Judge Approves $600M Settlement Nearly 9 Years After Flint Water Crisis

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A state judge has given the final stamp of approval on a $600 million settlement over the Flint Water Crisis.

On Tuesday (March 21), the state Attorney General's office announced that a Genesee County judge formally approved the settlement nearly nine years after the Flint Water Crisis began, per The Hill.

It is the biggest civil settlement in Michigan history and includes $600 million from the state, $20 million from the city, $5 million from McLaren Regional Medical Center, and $1.5 million from Rowe Professional Services.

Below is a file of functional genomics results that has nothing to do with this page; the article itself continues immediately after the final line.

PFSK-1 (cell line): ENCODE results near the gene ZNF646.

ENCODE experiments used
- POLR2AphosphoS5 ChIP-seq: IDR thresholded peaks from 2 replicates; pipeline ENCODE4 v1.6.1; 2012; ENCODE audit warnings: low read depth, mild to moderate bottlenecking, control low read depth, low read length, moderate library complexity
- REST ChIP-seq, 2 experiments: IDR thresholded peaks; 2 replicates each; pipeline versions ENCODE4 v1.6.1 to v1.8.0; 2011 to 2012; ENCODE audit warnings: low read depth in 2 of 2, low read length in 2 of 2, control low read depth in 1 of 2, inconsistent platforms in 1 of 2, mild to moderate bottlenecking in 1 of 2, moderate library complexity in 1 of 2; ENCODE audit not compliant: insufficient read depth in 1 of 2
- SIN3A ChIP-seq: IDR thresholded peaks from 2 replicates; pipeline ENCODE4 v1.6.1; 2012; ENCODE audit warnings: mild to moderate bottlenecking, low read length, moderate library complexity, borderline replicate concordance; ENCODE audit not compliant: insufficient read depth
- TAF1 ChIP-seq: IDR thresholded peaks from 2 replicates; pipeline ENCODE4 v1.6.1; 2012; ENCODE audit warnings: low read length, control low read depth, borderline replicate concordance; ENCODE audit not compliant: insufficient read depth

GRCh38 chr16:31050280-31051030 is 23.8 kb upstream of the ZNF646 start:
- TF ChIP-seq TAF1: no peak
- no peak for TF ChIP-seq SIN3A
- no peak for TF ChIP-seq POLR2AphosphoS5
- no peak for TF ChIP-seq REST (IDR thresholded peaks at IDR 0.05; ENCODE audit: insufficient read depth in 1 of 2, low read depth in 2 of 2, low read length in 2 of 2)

“This historic settlement cannot undo the unimaginable hardship and heartbreaking health effects these families and children in Flint have endured,” Attorney General Dana Nessel said. “This ruling provides families with much-needed compensation for the injuries they have suffered. I am proud of my team’s tireless work on behalf of the people of Flint.”

According to officials, roughly 80 percent of the settlement will mull over claims of minors who were exposed to the Flint River water. 2 percent will go towards special education services, and 18 percent is set to be allocated to claims of adults and property damage.

The state judge's approval of the groundbreaking settlement comes after a federal judge preliminarily approved it in January 2021.

In 2014, state officials allowed the predominantly-Black city to switch its drinking water source to the Flint River, which led to mass exposure to lead-contaminated water. The switch also led to a Legionnaires’ Disease outbreak that left 12 people dead.

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